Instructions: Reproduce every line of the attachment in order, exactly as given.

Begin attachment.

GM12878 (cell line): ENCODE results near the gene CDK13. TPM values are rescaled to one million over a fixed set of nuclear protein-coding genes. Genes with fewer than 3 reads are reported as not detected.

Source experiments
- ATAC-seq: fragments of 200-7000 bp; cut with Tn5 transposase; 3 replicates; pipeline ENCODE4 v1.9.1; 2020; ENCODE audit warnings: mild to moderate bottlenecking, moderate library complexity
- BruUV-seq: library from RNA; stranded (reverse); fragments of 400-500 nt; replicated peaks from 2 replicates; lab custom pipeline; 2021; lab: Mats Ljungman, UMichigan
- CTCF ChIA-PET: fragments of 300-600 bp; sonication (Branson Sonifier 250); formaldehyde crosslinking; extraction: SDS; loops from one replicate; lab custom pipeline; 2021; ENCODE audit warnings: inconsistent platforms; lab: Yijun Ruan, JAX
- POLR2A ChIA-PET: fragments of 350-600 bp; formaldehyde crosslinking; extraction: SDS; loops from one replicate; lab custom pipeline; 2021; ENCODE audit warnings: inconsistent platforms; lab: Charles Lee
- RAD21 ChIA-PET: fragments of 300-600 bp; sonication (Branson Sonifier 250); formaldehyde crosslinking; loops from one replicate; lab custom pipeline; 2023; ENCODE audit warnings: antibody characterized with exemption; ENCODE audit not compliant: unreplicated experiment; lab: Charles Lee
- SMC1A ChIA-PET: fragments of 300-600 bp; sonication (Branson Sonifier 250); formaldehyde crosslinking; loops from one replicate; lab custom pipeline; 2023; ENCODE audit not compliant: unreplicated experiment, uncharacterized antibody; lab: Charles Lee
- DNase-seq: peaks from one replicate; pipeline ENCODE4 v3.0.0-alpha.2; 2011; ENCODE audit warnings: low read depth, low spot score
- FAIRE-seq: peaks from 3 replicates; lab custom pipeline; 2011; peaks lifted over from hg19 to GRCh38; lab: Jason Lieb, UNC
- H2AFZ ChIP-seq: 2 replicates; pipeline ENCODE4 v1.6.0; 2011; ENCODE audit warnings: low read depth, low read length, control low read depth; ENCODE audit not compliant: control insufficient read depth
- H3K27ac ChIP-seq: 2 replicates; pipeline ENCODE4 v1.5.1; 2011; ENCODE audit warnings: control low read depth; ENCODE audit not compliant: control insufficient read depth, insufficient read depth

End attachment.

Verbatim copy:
GM12878 (cell line): ENCODE results near the gene CDK13. TPM values are rescaled to one million over a fixed set of nuclear protein-coding genes. Genes with fewer than 3 reads are reported as not detected.

Source experiments
- ATAC-seq: fragments of 200-7000 bp; cut with Tn5 transposase; 3 replicates; pipeline ENCODE4 v1.9.1; 2020; ENCODE audit warnings: mild to moderate bottlenecking, moderate library complexity
- BruUV-seq: library from RNA; stranded (reverse); fragments of 400-500 nt; replicated peaks from 2 replicates; lab custom pipeline; 2021; lab: Mats Ljungman, UMichigan
- CTCF ChIA-PET: fragments of 300-600 bp; sonication (Branson Sonifier 250); formaldehyde crosslinking; extraction: SDS; loops from one replicate; lab custom pipeline; 2021; ENCODE audit warnings: inconsistent platforms; lab: Yijun Ruan, JAX
- POLR2A ChIA-PET: fragments of 350-600 bp; formaldehyde crosslinking; extraction: SDS; loops from one replicate; lab custom pipeline; 2021; ENCODE audit warnings: inconsistent platforms; lab: Charles Lee
- RAD21 ChIA-PET: fragments of 300-600 bp; sonication (Branson Sonifier 250); formaldehyde crosslinking; loops from one replicate; lab custom pipeline; 2023; ENCODE audit warnings: antibody characterized with exemption; ENCODE audit not compliant: unreplicated experiment; lab: Charles Lee
- SMC1A ChIA-PET: fragments of 300-600 bp; sonication (Branson Sonifier 250); formaldehyde crosslinking; loops from one replicate; lab custom pipeline; 2023; ENCODE audit not compliant: unreplicated experiment, uncharacterized antibody; lab: Charles Lee
- DNase-seq: peaks from one replicate; pipeline ENCODE4 v3.0.0-alpha.2; 2011; ENCODE audit warnings: low read depth, low spot score
- FAIRE-seq: peaks from 3 replicates; lab custom pipeline; 2011; peaks lifted over from hg19 to GRCh38; lab: Jason Lieb, UNC
- H2AFZ ChIP-seq: 2 replicates; pipeline ENCODE4 v1.6.0; 2011; ENCODE audit warnings: low read depth, low read length, control low read depth; ENCODE audit not compliant: control insufficient read depth
- H3K27ac ChIP-seq: 2 replicates; pipeline ENCODE4 v1.5.1; 2011; ENCODE audit warnings: control low read depth; ENCODE audit not compliant: control insufficient read depth, insufficient read depth